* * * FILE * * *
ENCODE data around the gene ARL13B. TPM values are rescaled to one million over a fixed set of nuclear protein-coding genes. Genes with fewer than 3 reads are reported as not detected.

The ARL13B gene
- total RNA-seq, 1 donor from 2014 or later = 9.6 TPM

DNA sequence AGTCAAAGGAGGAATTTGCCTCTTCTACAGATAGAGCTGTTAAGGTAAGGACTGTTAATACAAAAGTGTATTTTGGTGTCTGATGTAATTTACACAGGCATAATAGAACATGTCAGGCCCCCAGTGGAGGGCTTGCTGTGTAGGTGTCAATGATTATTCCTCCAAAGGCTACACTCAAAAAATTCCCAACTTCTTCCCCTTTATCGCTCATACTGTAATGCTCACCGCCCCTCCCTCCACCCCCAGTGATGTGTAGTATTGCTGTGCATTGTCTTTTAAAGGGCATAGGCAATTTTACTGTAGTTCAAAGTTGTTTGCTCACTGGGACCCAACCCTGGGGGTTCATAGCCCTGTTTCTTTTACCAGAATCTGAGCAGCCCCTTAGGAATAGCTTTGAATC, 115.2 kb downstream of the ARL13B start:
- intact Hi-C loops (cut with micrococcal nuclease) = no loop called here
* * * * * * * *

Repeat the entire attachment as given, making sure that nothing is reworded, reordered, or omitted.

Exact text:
ENCODE data around the gene ARL13B. TPM values are rescaled to one million over a fixed set of nuclear protein-coding genes. Genes with fewer than 3 reads are reported as not detected.

The ARL13B gene
- total RNA-seq, 1 donor from 2014 or later = 9.6 TPM

DNA sequence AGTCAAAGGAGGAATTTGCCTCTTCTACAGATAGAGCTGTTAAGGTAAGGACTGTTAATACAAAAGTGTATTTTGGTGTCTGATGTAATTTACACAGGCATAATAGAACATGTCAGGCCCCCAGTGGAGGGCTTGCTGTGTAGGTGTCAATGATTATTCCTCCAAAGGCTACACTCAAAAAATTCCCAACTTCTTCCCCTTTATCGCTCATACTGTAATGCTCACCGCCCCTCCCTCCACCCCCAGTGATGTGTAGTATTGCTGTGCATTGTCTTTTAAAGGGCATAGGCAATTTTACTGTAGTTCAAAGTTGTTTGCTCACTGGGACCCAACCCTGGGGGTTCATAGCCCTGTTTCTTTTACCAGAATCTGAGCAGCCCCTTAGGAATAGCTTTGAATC, 115.2 kb downstream of the ARL13B start:
- intact Hi-C loops (cut with micrococcal nuclease) = no loop called here